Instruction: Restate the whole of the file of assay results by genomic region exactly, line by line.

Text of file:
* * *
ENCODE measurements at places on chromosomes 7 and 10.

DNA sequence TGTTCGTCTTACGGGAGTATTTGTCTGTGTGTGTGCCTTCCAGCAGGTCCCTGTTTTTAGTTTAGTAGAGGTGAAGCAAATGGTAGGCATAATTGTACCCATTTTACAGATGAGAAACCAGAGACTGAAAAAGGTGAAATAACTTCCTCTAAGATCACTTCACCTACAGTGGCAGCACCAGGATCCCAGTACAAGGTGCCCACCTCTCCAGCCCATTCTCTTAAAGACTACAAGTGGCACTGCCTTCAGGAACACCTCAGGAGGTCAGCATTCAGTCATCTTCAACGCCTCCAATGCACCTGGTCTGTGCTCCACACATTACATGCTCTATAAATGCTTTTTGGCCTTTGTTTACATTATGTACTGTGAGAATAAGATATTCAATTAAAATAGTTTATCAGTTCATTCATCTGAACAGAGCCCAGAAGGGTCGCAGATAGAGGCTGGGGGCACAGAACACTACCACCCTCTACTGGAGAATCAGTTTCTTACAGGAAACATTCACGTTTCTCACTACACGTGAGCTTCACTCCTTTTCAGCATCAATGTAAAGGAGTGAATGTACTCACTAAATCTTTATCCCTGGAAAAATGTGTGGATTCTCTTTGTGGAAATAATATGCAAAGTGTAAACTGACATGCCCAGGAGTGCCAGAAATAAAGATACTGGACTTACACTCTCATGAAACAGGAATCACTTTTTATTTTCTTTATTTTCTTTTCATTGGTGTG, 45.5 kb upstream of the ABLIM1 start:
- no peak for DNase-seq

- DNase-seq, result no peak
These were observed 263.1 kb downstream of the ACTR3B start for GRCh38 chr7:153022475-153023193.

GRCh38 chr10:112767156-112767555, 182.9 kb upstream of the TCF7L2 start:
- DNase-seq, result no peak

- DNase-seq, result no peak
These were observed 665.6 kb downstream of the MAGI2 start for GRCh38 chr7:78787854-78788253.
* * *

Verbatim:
ENCODE measurements at places on chromosomes 7 and 10.

DNA sequence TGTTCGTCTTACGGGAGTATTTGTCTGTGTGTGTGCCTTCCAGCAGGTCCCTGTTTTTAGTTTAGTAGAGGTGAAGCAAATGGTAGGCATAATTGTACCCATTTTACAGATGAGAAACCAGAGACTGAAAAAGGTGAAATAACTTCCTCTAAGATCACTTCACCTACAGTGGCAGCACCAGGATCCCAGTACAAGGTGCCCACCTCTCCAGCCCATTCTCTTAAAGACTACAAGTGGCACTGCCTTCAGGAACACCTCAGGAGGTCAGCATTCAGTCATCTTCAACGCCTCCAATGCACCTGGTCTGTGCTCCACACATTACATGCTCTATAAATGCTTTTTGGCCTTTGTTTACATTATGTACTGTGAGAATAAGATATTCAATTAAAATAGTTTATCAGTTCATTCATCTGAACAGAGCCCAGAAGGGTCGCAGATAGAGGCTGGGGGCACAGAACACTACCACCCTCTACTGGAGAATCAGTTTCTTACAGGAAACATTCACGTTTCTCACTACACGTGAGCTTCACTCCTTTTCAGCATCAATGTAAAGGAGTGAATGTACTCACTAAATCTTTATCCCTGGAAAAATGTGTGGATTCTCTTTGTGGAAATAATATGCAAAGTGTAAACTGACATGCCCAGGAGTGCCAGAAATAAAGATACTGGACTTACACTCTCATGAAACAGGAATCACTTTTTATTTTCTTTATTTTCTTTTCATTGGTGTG, 45.5 kb upstream of the ABLIM1 start:
- no peak for DNase-seq

- DNase-seq, result no peak
These were observed 263.1 kb downstream of the ACTR3B start for GRCh38 chr7:153022475-153023193.

GRCh38 chr10:112767156-112767555, 182.9 kb upstream of the TCF7L2 start:
- DNase-seq, result no peak

- DNase-seq, result no peak
These were observed 665.6 kb downstream of the MAGI2 start for GRCh38 chr7:78787854-78788253.